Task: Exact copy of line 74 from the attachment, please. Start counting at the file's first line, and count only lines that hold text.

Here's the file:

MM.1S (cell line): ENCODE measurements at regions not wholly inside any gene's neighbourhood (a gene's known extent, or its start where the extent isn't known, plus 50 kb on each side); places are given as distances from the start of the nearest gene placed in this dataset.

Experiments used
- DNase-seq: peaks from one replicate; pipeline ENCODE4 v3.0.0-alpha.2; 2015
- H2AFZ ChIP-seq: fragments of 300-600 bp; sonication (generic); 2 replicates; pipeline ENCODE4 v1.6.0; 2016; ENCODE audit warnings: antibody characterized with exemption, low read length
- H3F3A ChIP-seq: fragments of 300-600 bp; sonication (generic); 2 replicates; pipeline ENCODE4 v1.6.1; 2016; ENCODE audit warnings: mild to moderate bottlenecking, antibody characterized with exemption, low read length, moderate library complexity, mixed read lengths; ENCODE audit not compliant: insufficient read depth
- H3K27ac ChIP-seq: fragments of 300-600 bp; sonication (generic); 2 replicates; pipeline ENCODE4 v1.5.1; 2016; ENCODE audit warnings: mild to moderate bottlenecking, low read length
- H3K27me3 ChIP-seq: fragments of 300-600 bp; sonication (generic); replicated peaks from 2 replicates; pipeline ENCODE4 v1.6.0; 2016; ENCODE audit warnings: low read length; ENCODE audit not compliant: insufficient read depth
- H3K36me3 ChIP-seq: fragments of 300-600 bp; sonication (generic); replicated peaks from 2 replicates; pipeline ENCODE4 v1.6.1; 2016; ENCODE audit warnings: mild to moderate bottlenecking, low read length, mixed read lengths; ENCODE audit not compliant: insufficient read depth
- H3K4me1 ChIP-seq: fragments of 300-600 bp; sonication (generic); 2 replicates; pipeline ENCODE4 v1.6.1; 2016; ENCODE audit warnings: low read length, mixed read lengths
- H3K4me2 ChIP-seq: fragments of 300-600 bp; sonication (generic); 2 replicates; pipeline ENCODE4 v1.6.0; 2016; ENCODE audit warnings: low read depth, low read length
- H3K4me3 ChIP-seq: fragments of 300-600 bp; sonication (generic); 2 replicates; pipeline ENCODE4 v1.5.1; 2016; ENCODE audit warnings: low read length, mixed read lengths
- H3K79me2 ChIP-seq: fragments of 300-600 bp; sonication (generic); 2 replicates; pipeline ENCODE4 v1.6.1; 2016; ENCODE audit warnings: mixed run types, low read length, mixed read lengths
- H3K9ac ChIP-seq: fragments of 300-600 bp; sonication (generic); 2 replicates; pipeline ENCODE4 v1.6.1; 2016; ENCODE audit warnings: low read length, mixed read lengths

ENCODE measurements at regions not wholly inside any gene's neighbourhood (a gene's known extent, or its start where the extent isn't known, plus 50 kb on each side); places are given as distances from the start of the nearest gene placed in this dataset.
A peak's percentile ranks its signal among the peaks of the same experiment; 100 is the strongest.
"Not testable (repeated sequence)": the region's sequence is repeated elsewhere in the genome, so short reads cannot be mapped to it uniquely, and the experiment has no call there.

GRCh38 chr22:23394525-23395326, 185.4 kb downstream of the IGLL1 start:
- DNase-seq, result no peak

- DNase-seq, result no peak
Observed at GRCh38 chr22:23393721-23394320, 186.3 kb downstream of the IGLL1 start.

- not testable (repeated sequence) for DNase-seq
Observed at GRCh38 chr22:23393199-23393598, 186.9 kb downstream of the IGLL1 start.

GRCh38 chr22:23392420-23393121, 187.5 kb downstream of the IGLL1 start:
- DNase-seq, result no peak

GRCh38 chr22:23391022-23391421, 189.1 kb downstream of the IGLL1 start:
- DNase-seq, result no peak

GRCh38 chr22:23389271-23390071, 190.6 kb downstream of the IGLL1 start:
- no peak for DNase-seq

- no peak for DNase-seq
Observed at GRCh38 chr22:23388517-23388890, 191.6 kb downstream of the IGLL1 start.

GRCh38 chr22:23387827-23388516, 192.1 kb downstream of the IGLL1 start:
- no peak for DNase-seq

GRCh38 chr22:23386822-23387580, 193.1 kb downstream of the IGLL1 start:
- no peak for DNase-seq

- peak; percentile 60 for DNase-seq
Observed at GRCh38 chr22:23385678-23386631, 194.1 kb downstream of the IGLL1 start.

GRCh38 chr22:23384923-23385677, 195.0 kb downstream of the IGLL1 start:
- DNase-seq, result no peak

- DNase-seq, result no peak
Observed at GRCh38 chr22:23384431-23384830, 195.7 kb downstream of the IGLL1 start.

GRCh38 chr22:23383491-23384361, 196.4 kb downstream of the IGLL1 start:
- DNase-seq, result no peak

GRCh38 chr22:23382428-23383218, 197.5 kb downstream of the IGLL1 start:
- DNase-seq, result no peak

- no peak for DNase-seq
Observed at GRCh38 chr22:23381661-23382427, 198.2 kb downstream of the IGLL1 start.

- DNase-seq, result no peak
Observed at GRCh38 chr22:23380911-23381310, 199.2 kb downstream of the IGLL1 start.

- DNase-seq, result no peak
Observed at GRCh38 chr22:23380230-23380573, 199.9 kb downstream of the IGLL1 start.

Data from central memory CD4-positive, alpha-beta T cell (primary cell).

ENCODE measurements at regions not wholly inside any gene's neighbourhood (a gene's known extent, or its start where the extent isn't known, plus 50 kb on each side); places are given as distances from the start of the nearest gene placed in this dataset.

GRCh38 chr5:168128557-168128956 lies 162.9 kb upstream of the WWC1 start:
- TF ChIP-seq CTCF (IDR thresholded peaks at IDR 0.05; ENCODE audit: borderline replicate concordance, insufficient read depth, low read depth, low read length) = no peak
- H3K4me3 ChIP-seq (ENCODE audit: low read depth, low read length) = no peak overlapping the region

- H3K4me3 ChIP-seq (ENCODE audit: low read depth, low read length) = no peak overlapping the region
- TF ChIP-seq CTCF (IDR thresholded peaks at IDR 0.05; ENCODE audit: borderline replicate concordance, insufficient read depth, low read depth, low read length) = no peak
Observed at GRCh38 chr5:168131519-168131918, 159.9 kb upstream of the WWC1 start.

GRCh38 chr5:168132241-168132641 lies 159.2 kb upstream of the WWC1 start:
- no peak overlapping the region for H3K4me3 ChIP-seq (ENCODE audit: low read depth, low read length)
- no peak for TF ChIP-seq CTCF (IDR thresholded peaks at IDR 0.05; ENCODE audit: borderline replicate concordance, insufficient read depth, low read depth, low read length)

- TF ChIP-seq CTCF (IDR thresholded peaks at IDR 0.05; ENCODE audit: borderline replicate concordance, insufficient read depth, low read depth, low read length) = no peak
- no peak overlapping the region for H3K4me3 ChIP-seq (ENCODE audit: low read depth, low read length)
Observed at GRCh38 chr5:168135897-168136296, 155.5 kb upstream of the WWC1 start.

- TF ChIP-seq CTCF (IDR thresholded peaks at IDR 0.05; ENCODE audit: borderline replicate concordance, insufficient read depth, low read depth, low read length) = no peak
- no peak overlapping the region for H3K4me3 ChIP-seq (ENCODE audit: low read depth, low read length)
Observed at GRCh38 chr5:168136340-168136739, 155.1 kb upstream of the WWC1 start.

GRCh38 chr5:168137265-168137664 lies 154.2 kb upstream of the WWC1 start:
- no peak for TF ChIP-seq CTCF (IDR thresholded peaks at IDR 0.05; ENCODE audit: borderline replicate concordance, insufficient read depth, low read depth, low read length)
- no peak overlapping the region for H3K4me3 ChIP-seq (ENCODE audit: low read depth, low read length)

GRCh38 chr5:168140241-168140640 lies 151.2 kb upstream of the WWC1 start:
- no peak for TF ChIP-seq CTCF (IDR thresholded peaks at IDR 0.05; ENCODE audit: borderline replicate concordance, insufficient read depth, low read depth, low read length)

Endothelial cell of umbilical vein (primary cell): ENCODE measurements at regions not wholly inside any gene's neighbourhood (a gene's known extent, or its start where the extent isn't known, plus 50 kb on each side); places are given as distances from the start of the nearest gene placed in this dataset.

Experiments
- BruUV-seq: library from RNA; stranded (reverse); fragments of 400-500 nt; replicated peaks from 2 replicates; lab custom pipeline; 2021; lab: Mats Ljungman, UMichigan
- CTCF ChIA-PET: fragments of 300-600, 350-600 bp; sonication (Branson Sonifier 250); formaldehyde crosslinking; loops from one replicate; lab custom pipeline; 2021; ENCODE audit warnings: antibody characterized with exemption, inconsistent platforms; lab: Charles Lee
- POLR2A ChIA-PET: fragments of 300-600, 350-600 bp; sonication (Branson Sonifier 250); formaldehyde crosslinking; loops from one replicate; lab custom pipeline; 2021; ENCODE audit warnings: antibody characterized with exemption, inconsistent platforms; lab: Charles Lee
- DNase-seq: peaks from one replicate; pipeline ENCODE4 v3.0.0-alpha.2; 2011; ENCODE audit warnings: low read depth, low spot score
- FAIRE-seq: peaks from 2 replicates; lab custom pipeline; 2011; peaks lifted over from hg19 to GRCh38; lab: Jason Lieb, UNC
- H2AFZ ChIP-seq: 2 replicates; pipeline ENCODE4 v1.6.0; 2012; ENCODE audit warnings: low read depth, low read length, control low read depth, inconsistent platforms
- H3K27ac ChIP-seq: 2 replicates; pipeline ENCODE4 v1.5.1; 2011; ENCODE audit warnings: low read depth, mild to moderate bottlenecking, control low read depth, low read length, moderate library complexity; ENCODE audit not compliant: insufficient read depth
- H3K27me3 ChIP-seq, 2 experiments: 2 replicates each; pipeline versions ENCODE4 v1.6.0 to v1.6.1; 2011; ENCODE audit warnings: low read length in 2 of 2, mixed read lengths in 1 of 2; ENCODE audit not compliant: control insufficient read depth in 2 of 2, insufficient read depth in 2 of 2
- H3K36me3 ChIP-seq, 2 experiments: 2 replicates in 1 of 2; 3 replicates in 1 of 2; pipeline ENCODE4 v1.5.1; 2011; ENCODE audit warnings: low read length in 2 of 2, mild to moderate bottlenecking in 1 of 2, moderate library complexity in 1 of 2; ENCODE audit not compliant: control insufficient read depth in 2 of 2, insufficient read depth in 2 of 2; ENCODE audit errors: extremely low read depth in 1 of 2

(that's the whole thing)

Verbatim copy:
Experiments